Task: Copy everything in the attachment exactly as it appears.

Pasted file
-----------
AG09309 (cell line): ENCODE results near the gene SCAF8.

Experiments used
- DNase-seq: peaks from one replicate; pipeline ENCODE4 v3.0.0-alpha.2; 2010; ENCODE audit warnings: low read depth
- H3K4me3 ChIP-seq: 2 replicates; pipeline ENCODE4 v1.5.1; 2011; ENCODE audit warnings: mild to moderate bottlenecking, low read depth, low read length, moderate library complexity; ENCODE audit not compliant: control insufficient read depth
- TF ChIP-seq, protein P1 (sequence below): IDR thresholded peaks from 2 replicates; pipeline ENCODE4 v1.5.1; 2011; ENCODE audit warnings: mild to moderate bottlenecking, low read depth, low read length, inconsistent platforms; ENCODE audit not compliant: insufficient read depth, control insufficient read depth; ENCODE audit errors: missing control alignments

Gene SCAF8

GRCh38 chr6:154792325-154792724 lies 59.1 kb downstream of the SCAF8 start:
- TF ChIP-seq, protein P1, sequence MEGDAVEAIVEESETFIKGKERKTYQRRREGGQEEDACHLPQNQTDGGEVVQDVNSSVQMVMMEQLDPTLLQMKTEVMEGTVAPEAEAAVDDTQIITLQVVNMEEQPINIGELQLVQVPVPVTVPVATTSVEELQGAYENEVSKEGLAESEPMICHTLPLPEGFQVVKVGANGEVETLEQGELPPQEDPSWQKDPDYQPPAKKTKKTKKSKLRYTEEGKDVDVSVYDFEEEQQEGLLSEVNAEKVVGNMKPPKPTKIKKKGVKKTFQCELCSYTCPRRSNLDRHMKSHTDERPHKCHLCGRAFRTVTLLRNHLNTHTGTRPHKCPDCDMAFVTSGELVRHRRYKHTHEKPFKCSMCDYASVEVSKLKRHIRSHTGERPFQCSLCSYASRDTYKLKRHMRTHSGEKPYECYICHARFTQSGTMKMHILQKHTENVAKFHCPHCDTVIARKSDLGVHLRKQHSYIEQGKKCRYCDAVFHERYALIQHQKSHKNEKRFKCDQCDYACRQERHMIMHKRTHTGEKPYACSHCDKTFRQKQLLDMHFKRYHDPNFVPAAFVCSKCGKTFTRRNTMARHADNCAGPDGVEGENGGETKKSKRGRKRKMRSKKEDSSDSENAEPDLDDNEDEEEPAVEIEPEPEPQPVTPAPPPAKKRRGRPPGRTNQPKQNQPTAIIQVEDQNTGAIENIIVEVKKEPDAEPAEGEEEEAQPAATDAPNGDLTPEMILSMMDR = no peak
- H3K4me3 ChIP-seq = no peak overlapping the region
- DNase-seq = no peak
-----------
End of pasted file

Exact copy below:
AG09309 (cell line): ENCODE results near the gene SCAF8.

Experiments used
- DNase-seq: peaks from one replicate; pipeline ENCODE4 v3.0.0-alpha.2; 2010; ENCODE audit warnings: low read depth
- H3K4me3 ChIP-seq: 2 replicates; pipeline ENCODE4 v1.5.1; 2011; ENCODE audit warnings: mild to moderate bottlenecking, low read depth, low read length, moderate library complexity; ENCODE audit not compliant: control insufficient read depth
- TF ChIP-seq, protein P1 (sequence below): IDR thresholded peaks from 2 replicates; pipeline ENCODE4 v1.5.1; 2011; ENCODE audit warnings: mild to moderate bottlenecking, low read depth, low read length, inconsistent platforms; ENCODE audit not compliant: insufficient read depth, control insufficient read depth; ENCODE audit errors: missing control alignments

Gene SCAF8

GRCh38 chr6:154792325-154792724 lies 59.1 kb downstream of the SCAF8 start:
- TF ChIP-seq, protein P1, sequence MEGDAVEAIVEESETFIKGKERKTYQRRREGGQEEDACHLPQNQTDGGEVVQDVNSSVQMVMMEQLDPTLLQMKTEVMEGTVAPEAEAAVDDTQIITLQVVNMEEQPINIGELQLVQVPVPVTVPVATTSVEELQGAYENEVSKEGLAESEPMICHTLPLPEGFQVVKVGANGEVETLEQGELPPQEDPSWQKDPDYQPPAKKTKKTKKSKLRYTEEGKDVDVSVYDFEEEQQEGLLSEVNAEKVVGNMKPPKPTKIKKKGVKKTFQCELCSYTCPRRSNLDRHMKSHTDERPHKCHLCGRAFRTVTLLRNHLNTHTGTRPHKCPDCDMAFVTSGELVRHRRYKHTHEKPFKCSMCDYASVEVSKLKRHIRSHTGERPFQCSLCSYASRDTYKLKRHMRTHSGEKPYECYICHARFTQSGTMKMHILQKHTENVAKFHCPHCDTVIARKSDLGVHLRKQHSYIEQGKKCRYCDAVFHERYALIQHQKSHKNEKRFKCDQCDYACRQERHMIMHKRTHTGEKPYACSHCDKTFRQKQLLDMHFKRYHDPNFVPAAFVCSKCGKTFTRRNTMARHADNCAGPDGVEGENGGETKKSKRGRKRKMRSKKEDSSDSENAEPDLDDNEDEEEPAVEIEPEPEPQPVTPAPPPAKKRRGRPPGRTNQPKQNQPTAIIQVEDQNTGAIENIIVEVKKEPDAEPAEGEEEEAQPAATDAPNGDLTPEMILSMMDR = no peak
- H3K4me3 ChIP-seq = no peak overlapping the region
- DNase-seq = no peak